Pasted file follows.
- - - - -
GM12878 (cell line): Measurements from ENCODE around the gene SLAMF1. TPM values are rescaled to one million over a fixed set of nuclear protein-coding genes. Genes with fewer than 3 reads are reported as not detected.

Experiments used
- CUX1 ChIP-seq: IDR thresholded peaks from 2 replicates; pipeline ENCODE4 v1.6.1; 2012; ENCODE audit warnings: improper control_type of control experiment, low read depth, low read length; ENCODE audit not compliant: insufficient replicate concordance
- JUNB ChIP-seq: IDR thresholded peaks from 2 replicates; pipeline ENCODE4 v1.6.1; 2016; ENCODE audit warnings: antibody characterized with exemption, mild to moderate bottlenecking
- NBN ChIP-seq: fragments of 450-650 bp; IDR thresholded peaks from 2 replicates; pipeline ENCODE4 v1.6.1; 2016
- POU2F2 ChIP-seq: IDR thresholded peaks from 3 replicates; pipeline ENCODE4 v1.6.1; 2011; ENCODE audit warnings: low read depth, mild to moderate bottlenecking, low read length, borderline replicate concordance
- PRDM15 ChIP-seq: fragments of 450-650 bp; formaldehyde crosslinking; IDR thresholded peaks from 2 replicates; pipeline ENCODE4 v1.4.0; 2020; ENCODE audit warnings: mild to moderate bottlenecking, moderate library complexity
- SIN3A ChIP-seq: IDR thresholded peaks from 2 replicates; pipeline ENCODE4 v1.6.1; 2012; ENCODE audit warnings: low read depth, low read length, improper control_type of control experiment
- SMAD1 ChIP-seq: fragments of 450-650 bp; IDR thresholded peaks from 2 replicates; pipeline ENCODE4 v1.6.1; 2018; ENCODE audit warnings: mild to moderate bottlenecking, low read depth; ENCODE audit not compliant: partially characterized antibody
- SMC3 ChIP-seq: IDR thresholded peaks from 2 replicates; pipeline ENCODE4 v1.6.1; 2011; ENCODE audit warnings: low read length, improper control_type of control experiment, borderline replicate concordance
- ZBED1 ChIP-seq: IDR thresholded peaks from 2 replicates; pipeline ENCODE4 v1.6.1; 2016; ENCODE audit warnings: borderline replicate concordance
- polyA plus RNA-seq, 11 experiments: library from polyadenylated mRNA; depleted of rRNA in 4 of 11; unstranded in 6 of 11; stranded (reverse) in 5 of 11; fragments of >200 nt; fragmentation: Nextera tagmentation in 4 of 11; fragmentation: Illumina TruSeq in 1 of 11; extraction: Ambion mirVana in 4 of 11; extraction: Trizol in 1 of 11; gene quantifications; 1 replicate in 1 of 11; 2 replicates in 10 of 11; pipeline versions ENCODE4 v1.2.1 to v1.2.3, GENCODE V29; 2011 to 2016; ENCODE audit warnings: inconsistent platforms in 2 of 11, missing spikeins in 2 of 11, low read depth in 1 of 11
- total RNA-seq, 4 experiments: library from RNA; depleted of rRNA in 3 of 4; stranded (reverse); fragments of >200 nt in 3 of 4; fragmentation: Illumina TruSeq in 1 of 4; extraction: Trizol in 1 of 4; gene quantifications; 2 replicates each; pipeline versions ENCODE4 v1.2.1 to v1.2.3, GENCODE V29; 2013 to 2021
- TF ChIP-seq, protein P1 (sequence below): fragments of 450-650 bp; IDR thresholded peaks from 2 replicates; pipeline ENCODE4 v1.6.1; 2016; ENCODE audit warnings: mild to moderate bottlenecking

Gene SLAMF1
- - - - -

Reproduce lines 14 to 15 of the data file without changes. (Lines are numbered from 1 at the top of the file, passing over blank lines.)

- TF ChIP-seq, protein P1 (sequence below): fragments of 450-650 bp; IDR thresholded peaks from 2 replicates; pipeline ENCODE4 v1.6.1; 2016; ENCODE audit warnings: mild to moderate bottlenecking

Gene SLAMF1